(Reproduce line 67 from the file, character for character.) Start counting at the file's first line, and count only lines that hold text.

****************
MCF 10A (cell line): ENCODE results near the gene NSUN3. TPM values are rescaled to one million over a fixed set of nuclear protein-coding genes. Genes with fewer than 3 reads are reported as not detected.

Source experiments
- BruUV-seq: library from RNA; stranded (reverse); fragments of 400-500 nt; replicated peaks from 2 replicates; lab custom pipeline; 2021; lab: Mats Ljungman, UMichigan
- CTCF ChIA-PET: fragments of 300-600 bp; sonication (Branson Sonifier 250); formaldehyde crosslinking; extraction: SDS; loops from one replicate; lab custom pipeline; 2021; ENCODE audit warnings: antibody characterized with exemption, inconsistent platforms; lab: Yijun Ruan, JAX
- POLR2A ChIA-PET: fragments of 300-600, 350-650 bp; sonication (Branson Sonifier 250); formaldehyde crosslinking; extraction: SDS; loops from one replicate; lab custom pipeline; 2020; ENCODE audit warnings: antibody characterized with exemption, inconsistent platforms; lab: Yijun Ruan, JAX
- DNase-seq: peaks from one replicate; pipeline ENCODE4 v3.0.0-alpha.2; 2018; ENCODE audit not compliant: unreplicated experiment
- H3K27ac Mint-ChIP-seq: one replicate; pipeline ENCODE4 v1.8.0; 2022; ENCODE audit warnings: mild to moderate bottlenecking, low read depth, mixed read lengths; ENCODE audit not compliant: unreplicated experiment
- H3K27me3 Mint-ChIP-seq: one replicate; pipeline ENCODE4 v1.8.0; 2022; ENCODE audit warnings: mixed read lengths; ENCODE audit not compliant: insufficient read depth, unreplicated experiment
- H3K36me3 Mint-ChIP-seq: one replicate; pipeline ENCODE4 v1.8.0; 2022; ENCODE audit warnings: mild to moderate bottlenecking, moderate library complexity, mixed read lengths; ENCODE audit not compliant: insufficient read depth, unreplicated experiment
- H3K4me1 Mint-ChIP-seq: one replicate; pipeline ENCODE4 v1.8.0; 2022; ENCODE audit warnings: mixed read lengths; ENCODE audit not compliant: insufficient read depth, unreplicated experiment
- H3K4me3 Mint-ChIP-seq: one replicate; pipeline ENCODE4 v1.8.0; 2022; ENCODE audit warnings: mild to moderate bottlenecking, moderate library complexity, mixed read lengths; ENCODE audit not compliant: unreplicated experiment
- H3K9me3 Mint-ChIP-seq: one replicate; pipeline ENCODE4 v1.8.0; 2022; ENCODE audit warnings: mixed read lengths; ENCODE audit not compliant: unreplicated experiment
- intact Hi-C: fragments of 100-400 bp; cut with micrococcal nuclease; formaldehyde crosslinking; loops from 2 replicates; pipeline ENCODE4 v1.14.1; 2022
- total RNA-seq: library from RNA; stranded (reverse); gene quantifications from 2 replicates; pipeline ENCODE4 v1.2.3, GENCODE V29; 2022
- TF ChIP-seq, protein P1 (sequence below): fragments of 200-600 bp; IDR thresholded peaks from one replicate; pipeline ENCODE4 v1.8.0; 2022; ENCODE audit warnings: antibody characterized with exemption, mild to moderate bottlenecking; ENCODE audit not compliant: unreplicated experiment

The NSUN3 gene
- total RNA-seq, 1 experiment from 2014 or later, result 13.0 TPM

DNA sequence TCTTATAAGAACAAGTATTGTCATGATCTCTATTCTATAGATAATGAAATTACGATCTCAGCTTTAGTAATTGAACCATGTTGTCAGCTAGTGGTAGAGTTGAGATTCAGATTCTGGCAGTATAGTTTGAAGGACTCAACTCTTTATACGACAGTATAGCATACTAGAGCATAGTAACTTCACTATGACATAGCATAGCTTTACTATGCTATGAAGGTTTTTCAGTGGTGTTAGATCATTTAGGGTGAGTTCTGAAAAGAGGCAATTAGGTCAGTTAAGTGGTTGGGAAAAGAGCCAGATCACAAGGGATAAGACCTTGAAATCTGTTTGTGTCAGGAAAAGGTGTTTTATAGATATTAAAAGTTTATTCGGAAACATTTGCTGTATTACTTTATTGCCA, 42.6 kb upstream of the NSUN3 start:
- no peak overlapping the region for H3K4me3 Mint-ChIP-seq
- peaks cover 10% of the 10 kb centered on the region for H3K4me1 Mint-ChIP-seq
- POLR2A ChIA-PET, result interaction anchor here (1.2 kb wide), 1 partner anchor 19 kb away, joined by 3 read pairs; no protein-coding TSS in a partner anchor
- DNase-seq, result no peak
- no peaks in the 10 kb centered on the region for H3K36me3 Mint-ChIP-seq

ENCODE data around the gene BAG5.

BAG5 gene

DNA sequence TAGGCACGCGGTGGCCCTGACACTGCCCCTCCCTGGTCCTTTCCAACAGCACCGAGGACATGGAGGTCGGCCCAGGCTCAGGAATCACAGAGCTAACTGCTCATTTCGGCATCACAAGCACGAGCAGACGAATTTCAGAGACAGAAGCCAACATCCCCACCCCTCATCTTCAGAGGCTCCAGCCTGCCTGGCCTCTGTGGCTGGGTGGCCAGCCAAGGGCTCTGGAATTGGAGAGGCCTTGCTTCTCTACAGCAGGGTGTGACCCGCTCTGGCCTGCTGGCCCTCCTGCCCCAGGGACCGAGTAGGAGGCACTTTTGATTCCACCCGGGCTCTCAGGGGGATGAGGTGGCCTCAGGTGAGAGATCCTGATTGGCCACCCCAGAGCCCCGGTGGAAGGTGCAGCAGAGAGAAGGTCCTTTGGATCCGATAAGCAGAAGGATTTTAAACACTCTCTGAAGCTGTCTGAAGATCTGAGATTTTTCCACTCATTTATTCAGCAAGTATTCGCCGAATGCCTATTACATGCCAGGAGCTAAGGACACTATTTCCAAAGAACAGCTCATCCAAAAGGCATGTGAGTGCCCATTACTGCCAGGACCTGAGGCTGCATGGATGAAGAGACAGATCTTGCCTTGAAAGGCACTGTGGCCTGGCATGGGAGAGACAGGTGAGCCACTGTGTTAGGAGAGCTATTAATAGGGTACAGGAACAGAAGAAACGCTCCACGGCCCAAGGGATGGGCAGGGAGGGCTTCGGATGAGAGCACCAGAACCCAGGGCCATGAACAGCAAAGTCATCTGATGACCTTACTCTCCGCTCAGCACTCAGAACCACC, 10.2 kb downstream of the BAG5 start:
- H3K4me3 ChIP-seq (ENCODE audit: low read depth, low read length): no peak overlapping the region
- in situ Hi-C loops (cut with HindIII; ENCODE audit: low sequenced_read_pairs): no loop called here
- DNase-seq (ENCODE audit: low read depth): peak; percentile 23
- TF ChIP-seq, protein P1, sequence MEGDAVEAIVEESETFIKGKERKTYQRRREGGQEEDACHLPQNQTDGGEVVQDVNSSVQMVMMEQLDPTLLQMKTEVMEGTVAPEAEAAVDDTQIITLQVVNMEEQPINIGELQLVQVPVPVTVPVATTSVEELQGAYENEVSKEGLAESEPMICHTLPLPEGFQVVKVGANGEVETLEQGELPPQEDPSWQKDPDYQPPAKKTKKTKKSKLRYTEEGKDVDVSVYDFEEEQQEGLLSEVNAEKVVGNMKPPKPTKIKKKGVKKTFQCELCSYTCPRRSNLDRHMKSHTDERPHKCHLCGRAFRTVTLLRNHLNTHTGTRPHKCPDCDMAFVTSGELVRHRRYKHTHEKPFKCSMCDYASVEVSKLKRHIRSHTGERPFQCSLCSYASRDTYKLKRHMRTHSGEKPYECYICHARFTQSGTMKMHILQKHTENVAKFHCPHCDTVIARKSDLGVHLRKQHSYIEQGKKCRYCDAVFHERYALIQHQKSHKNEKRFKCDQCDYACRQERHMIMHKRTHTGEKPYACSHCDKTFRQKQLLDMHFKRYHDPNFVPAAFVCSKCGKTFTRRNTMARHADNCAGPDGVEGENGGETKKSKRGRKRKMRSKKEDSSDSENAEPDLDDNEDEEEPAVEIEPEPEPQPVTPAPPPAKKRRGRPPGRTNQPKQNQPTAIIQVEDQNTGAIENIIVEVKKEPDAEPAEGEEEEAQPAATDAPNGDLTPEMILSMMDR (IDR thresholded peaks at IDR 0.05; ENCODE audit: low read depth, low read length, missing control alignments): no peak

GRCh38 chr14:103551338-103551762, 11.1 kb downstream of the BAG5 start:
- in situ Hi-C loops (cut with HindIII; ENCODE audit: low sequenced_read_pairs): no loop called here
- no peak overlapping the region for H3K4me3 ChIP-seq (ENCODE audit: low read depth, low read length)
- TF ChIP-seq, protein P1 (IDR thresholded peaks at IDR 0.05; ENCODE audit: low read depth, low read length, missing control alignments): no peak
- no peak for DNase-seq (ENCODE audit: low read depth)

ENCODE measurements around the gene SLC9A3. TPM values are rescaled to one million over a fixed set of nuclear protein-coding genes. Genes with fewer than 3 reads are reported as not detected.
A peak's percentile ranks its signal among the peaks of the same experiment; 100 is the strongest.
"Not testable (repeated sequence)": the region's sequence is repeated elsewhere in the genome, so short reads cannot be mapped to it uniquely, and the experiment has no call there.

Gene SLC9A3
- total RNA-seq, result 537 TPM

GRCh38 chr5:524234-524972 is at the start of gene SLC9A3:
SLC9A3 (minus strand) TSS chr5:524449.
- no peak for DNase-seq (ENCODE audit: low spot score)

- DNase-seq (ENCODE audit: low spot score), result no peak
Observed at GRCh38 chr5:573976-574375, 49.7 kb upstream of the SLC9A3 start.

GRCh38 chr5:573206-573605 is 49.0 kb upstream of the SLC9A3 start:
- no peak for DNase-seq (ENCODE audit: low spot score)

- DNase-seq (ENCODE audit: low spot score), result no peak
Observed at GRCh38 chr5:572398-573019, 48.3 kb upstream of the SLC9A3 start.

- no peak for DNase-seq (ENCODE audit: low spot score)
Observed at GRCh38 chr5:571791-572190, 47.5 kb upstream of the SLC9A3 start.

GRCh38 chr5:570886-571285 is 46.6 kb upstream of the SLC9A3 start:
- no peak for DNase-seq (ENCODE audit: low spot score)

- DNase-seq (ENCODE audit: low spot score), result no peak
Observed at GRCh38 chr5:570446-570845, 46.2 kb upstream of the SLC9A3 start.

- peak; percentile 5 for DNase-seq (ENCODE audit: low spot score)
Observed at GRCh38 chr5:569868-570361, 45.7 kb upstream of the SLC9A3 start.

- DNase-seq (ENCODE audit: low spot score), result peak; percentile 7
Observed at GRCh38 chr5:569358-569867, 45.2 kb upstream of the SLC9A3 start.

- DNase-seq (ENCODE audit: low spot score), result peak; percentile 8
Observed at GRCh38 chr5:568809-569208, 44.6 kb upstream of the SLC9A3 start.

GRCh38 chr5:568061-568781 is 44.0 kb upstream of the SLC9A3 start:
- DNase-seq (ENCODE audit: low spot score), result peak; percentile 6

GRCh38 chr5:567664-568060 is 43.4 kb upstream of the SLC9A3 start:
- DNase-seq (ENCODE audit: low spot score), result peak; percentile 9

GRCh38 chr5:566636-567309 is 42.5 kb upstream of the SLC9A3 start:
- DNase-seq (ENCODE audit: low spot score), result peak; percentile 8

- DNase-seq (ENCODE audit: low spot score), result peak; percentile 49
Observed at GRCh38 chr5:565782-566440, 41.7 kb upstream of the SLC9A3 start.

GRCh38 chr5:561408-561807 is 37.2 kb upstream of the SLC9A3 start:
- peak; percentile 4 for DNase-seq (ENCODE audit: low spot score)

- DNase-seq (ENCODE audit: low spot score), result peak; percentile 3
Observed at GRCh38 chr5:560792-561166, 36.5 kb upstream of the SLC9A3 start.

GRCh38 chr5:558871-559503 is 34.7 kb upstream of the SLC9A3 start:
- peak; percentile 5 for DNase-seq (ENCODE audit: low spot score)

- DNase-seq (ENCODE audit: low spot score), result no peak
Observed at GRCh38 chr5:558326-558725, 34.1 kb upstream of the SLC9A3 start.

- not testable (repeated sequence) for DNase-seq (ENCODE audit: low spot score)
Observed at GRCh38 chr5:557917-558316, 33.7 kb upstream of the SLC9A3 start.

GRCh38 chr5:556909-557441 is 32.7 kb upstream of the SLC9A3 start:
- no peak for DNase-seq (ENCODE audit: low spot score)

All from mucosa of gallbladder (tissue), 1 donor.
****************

- DNase-seq (ENCODE audit: low spot score), result peak; percentile 8